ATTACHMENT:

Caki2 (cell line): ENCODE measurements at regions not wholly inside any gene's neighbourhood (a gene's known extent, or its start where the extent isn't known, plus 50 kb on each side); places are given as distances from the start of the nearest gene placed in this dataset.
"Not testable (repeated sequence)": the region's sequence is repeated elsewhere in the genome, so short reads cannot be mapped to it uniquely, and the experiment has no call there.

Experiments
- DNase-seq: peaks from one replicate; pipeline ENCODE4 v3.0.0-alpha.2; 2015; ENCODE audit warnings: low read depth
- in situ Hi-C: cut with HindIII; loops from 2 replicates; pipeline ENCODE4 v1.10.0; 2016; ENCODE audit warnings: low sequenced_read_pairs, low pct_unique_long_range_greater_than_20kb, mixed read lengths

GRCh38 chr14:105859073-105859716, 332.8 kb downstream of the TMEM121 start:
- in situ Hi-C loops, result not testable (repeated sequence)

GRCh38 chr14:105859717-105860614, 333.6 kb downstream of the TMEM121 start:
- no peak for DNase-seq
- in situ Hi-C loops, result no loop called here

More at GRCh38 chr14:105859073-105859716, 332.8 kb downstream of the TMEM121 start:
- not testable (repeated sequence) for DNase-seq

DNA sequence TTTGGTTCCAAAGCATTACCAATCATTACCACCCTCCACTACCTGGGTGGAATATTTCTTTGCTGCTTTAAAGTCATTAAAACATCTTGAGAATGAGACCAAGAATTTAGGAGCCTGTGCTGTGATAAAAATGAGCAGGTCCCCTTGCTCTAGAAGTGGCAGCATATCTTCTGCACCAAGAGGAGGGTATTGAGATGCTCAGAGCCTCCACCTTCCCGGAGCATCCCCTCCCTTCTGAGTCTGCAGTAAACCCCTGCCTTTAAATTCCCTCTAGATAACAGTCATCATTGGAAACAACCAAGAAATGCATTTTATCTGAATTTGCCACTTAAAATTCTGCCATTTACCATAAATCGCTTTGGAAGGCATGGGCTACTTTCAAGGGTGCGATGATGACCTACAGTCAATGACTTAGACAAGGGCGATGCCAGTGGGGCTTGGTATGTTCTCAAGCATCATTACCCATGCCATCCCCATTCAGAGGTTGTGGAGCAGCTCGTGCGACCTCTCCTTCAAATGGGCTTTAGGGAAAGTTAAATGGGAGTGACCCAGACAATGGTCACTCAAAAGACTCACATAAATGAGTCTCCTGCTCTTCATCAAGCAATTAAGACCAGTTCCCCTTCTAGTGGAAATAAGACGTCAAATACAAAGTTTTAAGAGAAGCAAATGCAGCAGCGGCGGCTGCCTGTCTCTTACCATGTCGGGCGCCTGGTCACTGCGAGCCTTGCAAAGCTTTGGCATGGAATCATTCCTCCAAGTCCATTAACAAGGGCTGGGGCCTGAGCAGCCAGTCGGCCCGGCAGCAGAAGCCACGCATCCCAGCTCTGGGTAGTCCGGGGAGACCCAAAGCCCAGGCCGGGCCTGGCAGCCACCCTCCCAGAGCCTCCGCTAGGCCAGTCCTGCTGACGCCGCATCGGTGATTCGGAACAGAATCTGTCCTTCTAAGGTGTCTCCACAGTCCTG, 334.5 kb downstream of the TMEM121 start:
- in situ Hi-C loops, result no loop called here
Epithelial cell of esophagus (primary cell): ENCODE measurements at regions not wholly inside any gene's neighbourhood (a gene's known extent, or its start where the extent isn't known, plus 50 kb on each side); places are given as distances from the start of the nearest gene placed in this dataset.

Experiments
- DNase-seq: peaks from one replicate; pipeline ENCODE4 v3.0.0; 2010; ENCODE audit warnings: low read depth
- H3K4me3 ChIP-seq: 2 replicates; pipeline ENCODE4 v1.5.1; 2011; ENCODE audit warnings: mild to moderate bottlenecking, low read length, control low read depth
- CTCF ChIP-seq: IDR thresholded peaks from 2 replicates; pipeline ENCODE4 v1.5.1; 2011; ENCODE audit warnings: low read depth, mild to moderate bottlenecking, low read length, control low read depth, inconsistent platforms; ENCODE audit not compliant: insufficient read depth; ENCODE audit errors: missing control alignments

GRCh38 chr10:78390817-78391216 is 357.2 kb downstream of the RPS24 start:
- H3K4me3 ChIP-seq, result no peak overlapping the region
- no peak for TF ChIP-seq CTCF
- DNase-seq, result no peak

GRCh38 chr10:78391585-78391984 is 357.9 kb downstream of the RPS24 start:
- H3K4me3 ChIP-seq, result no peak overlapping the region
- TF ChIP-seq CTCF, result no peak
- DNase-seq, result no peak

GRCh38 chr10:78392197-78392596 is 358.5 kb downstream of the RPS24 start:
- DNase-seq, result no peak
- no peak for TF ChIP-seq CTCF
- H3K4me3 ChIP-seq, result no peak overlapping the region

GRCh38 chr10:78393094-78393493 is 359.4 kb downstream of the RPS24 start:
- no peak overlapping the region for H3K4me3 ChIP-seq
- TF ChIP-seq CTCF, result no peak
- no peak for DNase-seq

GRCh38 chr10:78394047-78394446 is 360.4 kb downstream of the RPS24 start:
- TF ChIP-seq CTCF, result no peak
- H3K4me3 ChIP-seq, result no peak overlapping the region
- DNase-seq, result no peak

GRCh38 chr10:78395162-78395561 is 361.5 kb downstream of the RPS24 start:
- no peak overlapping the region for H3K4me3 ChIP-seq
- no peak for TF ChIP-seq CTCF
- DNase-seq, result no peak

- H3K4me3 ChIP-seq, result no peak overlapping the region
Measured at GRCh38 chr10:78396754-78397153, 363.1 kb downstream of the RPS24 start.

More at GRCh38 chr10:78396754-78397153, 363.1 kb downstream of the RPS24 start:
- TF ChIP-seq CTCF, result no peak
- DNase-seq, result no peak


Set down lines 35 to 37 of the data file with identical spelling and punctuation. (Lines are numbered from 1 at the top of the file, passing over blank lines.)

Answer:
- no peak for DNase-seq

GRCh38 chr10:78394047-78394446 is 360.4 kb downstream of the RPS24 start:
- TF ChIP-seq CTCF, result no peak